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  1. #1
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    Warped Rear Wheel

    I decided to replace the tires on a bike that I haven't used in a couple years only to discover the rear wheel is bent significantly out of shape. It's probably not salvageable, which brings me to my very first wheel replacement.

    Questions:
    1) My original tire was labeled 700x38c. Does this mean any 700 wheel will fit at a replacement?
    2) What can I expect to pay for a cheap (maybe second hand) 700 wheel?
    3) Can someone refer me to a link on how to change a rear wheel?
    4) If necessary, how much will it cost a bike shop to place the wheel for me?

    I probably left a hole in there somewhere, but these four questions will start it off.

  2. #2
    Senior Member
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    Yes, any 700c wheel is OK, as they all have the same rim diameter and fit the same tires. Try to look for one with similar rim width if you're still planning to use 38mm wide tires. Also make sure the cassette body and overall axle width matches yours.

    Prices vary all over the board, though used ones are somewhat rare, since most are replaced for the same reason as yours.

    You can save a bit of dough by transfering your QR skewer, and you'll need a tool to remove the cassette lockring and transfer the cassette. Usually, if you buy the new wheel from an LBS, they'll transfer your tire and cassette for little or no added charge.
    FB
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    An ounce of diagnosis is worth a pound of cure.

    “Never argue with an idiot. He will only bring you down to his level and beat you with experience.”, George Carlin

    “One accurate measurement is worth a thousand expert opinions” - Adm Grace Murray Hopper - USN

    WARNING, I'm from New York. Thin skinned people should maintain safe distance.

  3. #3
    Number One iareConfusE's Avatar
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    1. Any 700c wheel will do, but choose the wheel according to what tire width you want to run.

    2. You can expect to pay around $100 for a brand new single rear wheel, or around $50-60 for a used one.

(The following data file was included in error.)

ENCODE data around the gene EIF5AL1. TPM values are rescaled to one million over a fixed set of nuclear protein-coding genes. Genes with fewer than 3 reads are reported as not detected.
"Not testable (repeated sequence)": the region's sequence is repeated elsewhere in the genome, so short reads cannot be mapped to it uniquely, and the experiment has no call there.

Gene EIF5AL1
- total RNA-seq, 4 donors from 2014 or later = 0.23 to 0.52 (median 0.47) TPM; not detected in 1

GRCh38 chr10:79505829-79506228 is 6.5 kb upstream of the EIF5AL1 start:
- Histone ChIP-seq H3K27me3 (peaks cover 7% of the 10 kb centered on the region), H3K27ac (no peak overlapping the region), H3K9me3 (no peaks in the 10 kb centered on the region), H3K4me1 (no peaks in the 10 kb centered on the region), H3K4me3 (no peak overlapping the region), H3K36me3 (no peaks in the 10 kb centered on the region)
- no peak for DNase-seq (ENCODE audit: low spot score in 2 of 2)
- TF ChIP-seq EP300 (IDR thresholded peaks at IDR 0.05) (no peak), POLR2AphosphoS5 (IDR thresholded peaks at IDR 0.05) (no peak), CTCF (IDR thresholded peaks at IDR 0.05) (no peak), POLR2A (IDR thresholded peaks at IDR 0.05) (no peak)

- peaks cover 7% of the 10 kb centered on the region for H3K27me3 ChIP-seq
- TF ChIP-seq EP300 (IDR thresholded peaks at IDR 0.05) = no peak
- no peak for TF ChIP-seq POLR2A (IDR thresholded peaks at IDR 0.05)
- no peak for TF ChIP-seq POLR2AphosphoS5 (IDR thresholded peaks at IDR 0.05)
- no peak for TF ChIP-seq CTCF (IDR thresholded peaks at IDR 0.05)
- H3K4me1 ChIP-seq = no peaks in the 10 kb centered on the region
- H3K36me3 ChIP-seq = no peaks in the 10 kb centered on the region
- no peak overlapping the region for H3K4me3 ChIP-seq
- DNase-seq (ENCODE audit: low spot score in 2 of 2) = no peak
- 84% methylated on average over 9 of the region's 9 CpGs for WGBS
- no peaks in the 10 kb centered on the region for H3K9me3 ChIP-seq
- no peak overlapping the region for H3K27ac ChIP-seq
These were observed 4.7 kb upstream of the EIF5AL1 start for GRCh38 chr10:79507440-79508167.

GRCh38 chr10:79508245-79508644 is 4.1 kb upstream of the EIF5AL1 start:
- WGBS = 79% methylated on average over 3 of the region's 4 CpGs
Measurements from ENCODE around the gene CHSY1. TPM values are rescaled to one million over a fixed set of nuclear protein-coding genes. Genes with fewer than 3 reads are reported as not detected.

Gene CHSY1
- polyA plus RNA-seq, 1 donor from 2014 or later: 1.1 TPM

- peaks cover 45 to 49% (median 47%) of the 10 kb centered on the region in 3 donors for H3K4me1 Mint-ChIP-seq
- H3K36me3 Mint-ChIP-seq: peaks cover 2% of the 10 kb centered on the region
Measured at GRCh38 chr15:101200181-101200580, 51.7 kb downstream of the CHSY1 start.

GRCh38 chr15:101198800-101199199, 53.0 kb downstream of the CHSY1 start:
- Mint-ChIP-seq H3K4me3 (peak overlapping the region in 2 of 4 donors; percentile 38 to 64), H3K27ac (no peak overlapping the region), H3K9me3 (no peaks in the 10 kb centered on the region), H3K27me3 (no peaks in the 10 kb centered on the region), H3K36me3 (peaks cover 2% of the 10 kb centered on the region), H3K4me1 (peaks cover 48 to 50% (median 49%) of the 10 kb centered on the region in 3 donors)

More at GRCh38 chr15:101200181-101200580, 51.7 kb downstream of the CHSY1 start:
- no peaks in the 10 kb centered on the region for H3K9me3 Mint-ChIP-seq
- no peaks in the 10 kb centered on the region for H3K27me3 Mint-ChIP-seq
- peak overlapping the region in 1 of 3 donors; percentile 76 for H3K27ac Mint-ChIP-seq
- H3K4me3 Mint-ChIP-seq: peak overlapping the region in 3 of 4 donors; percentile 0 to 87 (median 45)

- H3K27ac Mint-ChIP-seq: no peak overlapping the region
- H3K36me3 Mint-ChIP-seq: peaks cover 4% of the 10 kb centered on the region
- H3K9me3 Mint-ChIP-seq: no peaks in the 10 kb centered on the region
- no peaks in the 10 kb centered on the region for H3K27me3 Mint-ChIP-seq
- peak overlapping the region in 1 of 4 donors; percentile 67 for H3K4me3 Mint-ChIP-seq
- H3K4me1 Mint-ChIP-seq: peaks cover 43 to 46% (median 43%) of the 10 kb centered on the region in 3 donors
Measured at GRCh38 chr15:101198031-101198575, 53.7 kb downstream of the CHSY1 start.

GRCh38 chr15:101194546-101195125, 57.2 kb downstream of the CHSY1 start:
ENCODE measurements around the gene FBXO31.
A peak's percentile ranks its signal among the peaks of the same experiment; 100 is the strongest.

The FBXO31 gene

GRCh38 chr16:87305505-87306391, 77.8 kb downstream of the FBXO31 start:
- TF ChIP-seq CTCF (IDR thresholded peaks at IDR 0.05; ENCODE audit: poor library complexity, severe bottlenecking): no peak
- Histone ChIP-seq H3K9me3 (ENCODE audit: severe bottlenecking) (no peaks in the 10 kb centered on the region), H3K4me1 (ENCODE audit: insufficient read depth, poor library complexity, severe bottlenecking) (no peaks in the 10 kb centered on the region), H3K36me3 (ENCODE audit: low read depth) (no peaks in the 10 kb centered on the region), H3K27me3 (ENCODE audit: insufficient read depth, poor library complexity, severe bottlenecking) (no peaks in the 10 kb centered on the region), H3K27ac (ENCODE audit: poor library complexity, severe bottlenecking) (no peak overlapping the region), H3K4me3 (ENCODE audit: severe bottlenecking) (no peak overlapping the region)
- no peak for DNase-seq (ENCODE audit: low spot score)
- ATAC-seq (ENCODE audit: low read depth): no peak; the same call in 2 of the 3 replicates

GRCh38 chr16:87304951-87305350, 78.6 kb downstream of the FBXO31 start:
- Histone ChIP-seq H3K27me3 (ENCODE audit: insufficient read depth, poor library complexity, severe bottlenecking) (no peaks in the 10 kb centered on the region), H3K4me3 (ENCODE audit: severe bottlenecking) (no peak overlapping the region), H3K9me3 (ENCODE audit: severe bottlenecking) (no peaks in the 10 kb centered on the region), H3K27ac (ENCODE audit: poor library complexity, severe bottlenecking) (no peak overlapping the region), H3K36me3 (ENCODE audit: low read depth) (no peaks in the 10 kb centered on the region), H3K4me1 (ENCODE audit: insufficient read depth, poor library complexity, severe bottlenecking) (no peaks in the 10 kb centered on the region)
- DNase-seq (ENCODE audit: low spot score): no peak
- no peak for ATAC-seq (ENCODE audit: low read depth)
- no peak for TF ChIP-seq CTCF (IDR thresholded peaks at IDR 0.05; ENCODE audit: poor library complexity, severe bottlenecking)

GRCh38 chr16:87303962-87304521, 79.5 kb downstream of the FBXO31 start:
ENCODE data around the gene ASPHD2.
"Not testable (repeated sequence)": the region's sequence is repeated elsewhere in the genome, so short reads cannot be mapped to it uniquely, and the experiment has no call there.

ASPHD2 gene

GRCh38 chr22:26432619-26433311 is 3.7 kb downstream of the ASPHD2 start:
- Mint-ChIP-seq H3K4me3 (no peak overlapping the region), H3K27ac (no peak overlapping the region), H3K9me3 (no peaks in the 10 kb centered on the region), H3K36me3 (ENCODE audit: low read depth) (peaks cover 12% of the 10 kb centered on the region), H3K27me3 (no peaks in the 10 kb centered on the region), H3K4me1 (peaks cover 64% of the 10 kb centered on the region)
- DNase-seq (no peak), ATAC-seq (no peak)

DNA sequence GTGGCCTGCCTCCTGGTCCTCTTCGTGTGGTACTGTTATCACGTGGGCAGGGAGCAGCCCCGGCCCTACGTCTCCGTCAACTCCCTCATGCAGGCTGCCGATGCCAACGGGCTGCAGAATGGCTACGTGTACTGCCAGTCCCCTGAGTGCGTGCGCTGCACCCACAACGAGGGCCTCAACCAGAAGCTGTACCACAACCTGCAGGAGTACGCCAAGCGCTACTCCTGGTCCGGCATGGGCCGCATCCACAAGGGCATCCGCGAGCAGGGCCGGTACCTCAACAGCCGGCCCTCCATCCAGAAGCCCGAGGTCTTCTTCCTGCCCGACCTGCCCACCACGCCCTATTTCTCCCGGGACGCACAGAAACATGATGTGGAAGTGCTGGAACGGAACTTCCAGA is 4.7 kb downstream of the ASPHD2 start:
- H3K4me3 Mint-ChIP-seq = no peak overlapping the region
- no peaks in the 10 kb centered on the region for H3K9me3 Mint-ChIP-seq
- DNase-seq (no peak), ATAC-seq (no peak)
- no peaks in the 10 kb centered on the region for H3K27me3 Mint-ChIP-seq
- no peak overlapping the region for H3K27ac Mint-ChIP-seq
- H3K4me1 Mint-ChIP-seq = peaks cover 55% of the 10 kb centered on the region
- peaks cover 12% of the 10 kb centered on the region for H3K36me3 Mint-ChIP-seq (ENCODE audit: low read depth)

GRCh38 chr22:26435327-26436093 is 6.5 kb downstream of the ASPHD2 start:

3. Changing a rear wheel is exactly like changing the front wheel, just that you have to deal with a derailleur and a chain. Unless of course you're referring to swapping over the freehub body and cassette. If thats the case, google it, and I'm sure you can find the answer yourself.

    4. Bike shop will probably charge you maybe $50 total for labor to swap freehub or cassette over to a new wheel. Thats just a guess though, I don't actually know...

  4. #4
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    Quote Originally Posted by iareConfusE View Post
    ......

    4. Bike shop will probably charge you maybe $50 total for labor to swap freehub or cassette over to a new wheel. Thats just a guess though, I don't actually know...
    Bike shops get a bad rap sometimes for high labor pricing, but no way would you pay $50 to transfer QR skewer, tire, tube and cassette to a new wheel purchased there, expect to pay from N/C up to $10 or so for the job. On a wheel purchased elsewhere it might be double that.

    It might also bit a bit more if they have to install the new wheel into your bike and adjust gears and brakes, but still nowhere close to $50.00 labor.
    FB
    Chain-L site

    An ounce of diagnosis is worth a pound of cure.

    “Never argue with an idiot. He will only bring you down to his level and beat you with experience.”, George Carlin

    “One accurate measurement is worth a thousand expert opinions” - Adm Grace Murray Hopper - USN

    WARNING, I'm from New York. Thin skinned people should maintain safe distance.

  5. #5
    Great State of Varmint Panthers007's Avatar
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    Take a look at these:

    http://www.performancebike.com/bikes..._400002_400002

    And these:

    http://www.coloradocyclist.com/top_level_menu/Wheels/1/

    Colorado Cyclist has excellent wheels - right out of the box. But any mail-order wheel requires checking for true, round, tension, and stressing.
    How do you keep an idiot in suspense?

  6. #6
    Number One iareConfusE's Avatar
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    Quote Originally Posted by FBinNY View Post
    Bike shops get a bad rap sometimes for high labor pricing, but no way would you pay $50 to transfer QR skewer, tire, tube and cassette to a new wheel purchased there, expect to pay from N/C up to $10 or so for the job. On a wheel purchased elsewhere it might be double that.

    It might also bit a bit more if they have to install the new wheel into your bike and adjust gears and brakes, but still nowhere close to $50.00 labor.
    My pricing didn't include buying the wheel from them. If the wheel was bought from them they would (I hope) probably do it for free.

  7. #7
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    A 38 mm tire sounds awfully big for a 700 wheel. Be sure that the new rim is wide enough for a 38.
    Why don't you take the wheel to your LBS and ask them to fix it. You probably just need a new rim and maybe service the hub.

    Al

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